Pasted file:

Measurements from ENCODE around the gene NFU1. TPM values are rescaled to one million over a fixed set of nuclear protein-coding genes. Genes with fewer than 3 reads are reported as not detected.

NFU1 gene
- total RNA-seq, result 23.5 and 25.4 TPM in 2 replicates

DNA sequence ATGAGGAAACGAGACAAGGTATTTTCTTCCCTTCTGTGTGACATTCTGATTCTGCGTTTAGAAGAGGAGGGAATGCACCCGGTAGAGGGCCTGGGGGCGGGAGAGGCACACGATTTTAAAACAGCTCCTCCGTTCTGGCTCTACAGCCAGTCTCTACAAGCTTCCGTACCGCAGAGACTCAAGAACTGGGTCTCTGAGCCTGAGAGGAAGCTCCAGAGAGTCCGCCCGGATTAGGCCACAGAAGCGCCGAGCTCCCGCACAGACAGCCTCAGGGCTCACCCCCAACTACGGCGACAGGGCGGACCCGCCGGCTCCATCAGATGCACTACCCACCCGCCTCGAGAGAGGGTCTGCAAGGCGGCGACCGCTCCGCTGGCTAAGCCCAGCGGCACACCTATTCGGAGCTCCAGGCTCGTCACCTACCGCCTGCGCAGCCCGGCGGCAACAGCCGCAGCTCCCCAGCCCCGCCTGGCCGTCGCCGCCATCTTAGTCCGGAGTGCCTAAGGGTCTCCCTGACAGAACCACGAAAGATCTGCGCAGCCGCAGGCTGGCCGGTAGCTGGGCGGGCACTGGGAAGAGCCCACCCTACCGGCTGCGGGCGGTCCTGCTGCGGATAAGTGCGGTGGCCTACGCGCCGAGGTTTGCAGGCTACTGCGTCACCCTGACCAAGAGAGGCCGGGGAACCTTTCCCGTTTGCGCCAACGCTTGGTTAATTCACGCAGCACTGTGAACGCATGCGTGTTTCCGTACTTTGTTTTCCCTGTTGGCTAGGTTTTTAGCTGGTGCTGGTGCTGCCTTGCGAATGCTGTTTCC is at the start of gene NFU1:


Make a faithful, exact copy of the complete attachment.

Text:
Measurements from ENCODE around the gene NFU1. TPM values are rescaled to one million over a fixed set of nuclear protein-coding genes. Genes with fewer than 3 reads are reported as not detected.

NFU1 gene
- total RNA-seq, result 23.5 and 25.4 TPM in 2 replicates

DNA sequence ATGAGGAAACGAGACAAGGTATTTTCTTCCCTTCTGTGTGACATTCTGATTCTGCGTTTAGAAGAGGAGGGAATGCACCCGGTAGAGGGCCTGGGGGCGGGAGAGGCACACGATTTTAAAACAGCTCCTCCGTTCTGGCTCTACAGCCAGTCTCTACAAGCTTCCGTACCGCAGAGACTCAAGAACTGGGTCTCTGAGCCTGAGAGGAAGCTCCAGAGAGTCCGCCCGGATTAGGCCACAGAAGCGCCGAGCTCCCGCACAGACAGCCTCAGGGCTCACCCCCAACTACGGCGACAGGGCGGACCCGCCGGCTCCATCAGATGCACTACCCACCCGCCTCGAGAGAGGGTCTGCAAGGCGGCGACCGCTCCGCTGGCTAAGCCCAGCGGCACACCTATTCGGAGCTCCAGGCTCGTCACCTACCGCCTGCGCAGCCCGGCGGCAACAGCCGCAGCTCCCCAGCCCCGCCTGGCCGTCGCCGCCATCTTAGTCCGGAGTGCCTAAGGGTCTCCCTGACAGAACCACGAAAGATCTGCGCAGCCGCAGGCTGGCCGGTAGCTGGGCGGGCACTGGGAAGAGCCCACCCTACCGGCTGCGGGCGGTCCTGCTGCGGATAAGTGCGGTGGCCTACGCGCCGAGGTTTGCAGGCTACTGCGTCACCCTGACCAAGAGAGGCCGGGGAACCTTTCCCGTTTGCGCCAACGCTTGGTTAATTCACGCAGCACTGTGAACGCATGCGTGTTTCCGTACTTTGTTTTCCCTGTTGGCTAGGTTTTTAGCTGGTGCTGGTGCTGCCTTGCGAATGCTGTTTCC is at the start of gene NFU1: